Law to change on terrorist asset freezing after critical Supreme Court judgment

3 November 2010 by

On 1 November 2010 the Terrorist Asset-Freezing etc. Bill received its third reading in the House of Lords. The bill, which started in the Lords, must now be passed by the Commons before receiving Royal Assent.

The Bill represents the coalition government’s response to the Supreme Court’s decision in HM Treasury v Ahmed (incidentally, the first appeal to have been heard in the Supreme Court) concerning the lawfulness of measures enabling the Treasury to freeze the assets of, amongst others, a person whom it has reasonable grounds for suspecting is or may be a person who facilitates the commission of acts of terrorism.

The Supreme Court held that the use of the Order in Council procedure, whereby the measure is simply laid before Parliament, without any opportunity for scrutiny or debate, was outside the powers which had been granted to the executive under section 1 of the United Nations Act 1946. The Supreme Court also described in strong terms the effect on the individual of such measures – “drastic”, “oppressive” and having the effect that “designated persons are effectively prisoners of the state.”

Following the Supreme Court’s decision, emergency legislation was rushed through Parliament, effectively preserving the lawfulness of the steps taken under the quashed orders until 31 December 2010. This was to give adequate time for the passage of primary legislation which, Lord Hope anticipated, would remedy the breaches of fundamental law which rendered the Orders ‘ultra vires’ or outside the lawful power of the executive.

The response to the Bill currently before Parliament has not been wholly positive. A Joint Report by Liberty and JUSTICE criticises the Bill as continuing to fail to respect fundamental rights and freedoms and the due process of law. The Joint Report proposes a number of amendments to address this situation, the most important of which is to take the decision on whether to designate an individual as being subject to asset freezing orders away from the executive and place it in the hands of the courts. It is argued that the current proposal, whereby the Treasury would still take the decision to freeze assets but would give a right of appeal to the High Court, is flawed in so far as it puts the onus on the individual to challenge the punishment meted out to him without charge or trial, rather than requiring that a case be proved against him. The Joint Report also points to the unhappy precedent of the control orders regime when it comes to the effectiveness and legality of trials held behind closed doors in which the individual concerned has limited ability to challenge the evidence against him.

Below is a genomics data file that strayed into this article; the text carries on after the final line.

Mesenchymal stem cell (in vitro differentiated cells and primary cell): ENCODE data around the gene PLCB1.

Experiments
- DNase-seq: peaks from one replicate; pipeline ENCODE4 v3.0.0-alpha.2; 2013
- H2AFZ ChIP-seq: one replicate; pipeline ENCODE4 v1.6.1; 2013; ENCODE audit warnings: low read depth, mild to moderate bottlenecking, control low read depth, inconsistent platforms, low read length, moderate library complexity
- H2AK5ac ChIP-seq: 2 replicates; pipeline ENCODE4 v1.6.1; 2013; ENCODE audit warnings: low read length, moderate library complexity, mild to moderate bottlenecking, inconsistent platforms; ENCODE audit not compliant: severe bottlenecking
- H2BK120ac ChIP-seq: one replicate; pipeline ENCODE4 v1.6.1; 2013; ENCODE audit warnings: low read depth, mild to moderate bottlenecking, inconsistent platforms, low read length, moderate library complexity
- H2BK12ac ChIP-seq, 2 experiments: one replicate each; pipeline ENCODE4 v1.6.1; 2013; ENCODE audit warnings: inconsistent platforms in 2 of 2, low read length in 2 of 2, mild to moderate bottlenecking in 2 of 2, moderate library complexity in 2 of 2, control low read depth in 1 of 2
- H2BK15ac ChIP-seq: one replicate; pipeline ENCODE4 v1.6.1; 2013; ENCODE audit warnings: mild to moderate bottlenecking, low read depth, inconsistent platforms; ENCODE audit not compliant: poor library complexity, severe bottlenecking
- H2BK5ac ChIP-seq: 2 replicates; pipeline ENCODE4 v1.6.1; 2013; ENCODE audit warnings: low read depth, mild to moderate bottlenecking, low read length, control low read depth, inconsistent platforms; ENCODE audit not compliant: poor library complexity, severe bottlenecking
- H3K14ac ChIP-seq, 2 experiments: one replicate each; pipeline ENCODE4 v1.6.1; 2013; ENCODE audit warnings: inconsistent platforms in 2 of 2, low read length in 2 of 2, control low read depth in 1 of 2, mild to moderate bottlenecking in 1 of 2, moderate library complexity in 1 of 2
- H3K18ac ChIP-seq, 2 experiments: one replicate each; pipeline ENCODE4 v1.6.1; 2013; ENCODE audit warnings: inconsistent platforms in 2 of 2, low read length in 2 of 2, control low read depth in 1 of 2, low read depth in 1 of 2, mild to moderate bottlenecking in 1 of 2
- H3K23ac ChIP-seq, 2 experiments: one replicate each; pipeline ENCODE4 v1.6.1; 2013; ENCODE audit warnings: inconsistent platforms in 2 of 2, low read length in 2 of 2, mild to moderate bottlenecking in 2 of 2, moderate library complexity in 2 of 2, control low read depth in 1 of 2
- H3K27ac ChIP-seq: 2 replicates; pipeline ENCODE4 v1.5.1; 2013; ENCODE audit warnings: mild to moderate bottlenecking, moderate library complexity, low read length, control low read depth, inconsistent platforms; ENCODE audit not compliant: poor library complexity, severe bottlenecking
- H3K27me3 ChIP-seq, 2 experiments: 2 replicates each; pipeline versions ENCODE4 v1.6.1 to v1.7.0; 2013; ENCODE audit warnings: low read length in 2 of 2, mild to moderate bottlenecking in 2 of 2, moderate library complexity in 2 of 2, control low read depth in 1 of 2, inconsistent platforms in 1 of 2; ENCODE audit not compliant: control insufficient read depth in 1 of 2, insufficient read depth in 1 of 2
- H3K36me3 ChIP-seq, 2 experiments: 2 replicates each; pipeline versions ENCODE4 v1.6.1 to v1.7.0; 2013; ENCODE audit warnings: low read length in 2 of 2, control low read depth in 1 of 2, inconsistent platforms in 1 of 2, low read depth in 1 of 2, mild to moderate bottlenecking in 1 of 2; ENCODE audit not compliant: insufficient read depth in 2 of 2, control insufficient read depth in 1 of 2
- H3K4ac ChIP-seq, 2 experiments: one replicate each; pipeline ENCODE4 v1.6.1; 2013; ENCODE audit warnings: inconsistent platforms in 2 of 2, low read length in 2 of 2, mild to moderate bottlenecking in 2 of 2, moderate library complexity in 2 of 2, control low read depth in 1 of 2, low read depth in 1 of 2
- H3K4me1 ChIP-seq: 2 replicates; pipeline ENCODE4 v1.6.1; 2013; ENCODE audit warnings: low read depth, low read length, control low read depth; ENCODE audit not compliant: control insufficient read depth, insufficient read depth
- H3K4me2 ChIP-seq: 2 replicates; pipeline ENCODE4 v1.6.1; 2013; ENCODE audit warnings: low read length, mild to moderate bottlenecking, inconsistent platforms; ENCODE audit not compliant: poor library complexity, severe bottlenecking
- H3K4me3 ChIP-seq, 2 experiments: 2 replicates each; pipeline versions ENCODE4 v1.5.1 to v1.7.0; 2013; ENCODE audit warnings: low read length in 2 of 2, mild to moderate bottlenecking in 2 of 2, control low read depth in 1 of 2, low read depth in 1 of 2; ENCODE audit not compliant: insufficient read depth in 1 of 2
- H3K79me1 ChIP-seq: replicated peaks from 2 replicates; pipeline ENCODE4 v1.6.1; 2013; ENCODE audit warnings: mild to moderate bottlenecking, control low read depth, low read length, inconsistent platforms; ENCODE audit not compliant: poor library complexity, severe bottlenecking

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1 comment;

  1. tara davison says:

    The debate about the oppressive freezing of terrorist assets before charge or trail or chance to answer the prosecutors continues. A handful of people have suffered from having their assets frozen under anti-terrorist legislation whilst thousands have suffered the exact same injustice under the Proceeds of Crime Act.

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